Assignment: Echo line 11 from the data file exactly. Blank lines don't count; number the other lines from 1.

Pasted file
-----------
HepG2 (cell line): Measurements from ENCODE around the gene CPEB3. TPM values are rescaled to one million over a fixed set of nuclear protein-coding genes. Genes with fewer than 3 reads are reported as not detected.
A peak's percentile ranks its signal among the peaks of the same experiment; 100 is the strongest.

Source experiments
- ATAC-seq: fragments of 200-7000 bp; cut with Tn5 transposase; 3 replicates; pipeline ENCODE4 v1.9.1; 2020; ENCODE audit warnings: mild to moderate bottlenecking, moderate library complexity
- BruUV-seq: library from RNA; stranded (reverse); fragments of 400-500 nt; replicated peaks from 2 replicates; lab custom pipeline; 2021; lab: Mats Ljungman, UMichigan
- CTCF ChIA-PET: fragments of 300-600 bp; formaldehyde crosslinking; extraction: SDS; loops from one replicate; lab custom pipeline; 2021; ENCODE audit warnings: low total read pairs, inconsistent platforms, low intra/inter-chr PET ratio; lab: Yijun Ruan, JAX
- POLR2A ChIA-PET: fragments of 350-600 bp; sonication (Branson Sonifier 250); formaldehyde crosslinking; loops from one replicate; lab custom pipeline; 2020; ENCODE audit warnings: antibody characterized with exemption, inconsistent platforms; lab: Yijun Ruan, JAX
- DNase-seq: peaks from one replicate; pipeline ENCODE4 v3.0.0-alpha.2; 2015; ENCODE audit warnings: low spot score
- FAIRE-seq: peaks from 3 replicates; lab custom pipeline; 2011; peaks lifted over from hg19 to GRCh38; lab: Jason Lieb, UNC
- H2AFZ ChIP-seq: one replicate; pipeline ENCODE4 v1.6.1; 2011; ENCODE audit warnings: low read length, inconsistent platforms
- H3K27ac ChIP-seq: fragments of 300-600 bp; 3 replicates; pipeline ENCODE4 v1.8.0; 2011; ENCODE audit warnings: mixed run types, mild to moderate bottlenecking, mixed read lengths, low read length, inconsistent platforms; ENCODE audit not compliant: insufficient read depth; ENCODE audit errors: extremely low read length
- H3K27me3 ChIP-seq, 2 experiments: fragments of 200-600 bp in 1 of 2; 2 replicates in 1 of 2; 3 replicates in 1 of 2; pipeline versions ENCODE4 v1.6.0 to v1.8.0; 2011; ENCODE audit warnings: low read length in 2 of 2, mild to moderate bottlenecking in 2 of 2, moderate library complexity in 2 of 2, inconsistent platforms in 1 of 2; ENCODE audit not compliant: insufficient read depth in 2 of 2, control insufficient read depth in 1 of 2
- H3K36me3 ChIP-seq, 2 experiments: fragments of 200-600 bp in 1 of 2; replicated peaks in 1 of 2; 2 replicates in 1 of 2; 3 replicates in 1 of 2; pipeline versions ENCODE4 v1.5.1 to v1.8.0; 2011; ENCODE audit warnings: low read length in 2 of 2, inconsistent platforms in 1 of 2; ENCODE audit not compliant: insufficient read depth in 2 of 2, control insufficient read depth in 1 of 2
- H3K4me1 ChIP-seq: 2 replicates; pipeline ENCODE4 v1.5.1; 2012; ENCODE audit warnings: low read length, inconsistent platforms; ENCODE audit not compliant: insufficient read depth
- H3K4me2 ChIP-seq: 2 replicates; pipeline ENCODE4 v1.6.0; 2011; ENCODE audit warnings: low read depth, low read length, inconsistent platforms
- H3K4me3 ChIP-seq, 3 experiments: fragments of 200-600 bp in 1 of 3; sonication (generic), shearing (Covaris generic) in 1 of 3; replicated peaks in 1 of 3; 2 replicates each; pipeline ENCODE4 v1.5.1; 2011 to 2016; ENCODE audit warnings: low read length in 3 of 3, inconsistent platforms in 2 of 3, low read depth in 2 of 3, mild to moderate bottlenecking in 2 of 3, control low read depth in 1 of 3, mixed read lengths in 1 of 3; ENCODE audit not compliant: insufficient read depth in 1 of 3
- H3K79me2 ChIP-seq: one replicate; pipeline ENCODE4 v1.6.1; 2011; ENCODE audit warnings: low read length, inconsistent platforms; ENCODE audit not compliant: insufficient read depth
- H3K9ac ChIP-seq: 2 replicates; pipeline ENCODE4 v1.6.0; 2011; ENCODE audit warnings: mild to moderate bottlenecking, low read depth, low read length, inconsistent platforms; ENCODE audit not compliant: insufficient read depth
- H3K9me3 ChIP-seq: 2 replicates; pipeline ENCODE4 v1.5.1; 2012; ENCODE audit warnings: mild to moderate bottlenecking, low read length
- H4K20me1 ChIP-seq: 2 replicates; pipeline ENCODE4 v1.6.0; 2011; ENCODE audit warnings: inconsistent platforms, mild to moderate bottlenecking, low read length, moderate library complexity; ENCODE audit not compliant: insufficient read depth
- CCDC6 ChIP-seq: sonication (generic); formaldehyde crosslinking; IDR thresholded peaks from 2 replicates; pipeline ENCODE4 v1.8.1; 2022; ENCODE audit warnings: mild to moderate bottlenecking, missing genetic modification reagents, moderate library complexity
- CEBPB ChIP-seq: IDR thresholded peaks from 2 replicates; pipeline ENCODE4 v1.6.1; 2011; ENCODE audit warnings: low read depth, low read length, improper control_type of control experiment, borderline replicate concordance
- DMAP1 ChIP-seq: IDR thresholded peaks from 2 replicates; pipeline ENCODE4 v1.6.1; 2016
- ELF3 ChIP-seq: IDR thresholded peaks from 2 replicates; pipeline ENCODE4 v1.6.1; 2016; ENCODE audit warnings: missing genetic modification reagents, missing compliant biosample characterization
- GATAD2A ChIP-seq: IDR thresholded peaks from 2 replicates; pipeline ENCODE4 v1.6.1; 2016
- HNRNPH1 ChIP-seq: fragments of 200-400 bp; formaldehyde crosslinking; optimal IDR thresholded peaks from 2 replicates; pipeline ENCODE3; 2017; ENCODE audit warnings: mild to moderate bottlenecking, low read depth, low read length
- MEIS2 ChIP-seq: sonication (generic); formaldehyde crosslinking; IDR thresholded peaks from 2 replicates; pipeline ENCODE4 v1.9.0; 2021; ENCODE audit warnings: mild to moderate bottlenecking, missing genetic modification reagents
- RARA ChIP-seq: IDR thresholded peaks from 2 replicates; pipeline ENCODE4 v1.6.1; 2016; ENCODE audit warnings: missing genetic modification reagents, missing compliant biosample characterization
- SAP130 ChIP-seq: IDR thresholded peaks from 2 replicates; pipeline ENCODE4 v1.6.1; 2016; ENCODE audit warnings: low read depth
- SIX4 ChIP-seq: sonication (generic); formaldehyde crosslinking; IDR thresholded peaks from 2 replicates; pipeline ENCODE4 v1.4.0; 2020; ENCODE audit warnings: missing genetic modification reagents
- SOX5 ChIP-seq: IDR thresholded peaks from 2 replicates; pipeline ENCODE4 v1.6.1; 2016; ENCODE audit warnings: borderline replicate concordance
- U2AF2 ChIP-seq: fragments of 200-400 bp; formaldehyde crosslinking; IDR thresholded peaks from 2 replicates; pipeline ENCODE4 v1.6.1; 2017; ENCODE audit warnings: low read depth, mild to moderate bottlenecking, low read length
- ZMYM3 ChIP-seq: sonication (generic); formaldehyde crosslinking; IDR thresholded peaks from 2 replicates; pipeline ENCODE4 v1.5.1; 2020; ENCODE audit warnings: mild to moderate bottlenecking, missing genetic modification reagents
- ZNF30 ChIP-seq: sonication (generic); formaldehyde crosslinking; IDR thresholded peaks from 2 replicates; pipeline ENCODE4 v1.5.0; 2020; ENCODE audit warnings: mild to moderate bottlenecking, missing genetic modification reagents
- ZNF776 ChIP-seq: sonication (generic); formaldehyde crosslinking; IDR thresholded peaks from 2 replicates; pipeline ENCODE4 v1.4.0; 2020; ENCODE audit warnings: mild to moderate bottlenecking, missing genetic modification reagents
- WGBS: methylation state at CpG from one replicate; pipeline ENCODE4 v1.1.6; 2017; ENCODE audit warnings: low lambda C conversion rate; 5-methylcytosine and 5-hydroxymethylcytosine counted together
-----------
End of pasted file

- H3K27ac ChIP-seq: fragments of 300-600 bp; 3 replicates; pipeline ENCODE4 v1.8.0; 2011; ENCODE audit warnings: mixed run types, mild to moderate bottlenecking, mixed read lengths, low read length, inconsistent platforms; ENCODE audit not compliant: insufficient read depth; ENCODE audit errors: extremely low read length